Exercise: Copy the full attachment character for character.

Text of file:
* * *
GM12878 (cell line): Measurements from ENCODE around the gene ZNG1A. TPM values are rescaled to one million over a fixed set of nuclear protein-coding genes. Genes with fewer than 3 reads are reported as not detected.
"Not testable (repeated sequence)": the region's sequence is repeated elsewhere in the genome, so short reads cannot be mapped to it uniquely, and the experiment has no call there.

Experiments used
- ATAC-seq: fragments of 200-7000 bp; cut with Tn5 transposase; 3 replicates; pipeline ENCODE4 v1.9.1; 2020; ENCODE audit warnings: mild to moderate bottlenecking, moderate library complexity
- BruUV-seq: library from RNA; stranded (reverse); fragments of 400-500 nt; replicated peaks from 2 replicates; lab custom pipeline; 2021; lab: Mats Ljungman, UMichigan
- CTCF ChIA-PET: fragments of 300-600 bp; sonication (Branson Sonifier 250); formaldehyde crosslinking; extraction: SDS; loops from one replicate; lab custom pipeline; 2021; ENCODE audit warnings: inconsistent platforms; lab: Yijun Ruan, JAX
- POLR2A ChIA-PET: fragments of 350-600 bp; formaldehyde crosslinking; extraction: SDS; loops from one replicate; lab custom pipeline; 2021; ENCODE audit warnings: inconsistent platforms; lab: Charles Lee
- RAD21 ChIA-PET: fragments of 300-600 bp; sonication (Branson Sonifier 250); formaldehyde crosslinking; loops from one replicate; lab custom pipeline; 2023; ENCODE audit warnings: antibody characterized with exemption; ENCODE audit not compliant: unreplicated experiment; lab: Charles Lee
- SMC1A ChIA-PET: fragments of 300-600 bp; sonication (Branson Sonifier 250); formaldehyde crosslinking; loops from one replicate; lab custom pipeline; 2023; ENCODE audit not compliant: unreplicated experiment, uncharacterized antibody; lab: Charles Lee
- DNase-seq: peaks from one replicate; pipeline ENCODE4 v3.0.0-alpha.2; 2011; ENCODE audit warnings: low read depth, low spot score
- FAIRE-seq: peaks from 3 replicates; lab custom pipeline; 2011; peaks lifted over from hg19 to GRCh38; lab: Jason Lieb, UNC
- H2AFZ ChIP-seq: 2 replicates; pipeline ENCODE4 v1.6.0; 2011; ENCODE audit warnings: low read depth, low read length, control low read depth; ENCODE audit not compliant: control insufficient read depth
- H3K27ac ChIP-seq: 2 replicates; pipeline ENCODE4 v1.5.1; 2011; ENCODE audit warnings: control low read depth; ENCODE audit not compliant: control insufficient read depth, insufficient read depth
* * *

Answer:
GM12878 (cell line): Measurements from ENCODE around the gene ZNG1A. TPM values are rescaled to one million over a fixed set of nuclear protein-coding genes. Genes with fewer than 3 reads are reported as not detected.
"Not testable (repeated sequence)": the region's sequence is repeated elsewhere in the genome, so short reads cannot be mapped to it uniquely, and the experiment has no call there.

Experiments used
- ATAC-seq: fragments of 200-7000 bp; cut with Tn5 transposase; 3 replicates; pipeline ENCODE4 v1.9.1; 2020; ENCODE audit warnings: mild to moderate bottlenecking, moderate library complexity
- BruUV-seq: library from RNA; stranded (reverse); fragments of 400-500 nt; replicated peaks from 2 replicates; lab custom pipeline; 2021; lab: Mats Ljungman, UMichigan
- CTCF ChIA-PET: fragments of 300-600 bp; sonication (Branson Sonifier 250); formaldehyde crosslinking; extraction: SDS; loops from one replicate; lab custom pipeline; 2021; ENCODE audit warnings: inconsistent platforms; lab: Yijun Ruan, JAX
- POLR2A ChIA-PET: fragments of 350-600 bp; formaldehyde crosslinking; extraction: SDS; loops from one replicate; lab custom pipeline; 2021; ENCODE audit warnings: inconsistent platforms; lab: Charles Lee
- RAD21 ChIA-PET: fragments of 300-600 bp; sonication (Branson Sonifier 250); formaldehyde crosslinking; loops from one replicate; lab custom pipeline; 2023; ENCODE audit warnings: antibody characterized with exemption; ENCODE audit not compliant: unreplicated experiment; lab: Charles Lee
- SMC1A ChIA-PET: fragments of 300-600 bp; sonication (Branson Sonifier 250); formaldehyde crosslinking; loops from one replicate; lab custom pipeline; 2023; ENCODE audit not compliant: unreplicated experiment, uncharacterized antibody; lab: Charles Lee
- DNase-seq: peaks from one replicate; pipeline ENCODE4 v3.0.0-alpha.2; 2011; ENCODE audit warnings: low read depth, low spot score
- FAIRE-seq: peaks from 3 replicates; lab custom pipeline; 2011; peaks lifted over from hg19 to GRCh38; lab: Jason Lieb, UNC
- H2AFZ ChIP-seq: 2 replicates; pipeline ENCODE4 v1.6.0; 2011; ENCODE audit warnings: low read depth, low read length, control low read depth; ENCODE audit not compliant: control insufficient read depth
- H3K27ac ChIP-seq: 2 replicates; pipeline ENCODE4 v1.5.1; 2011; ENCODE audit warnings: control low read depth; ENCODE audit not compliant: control insufficient read depth, insufficient read depth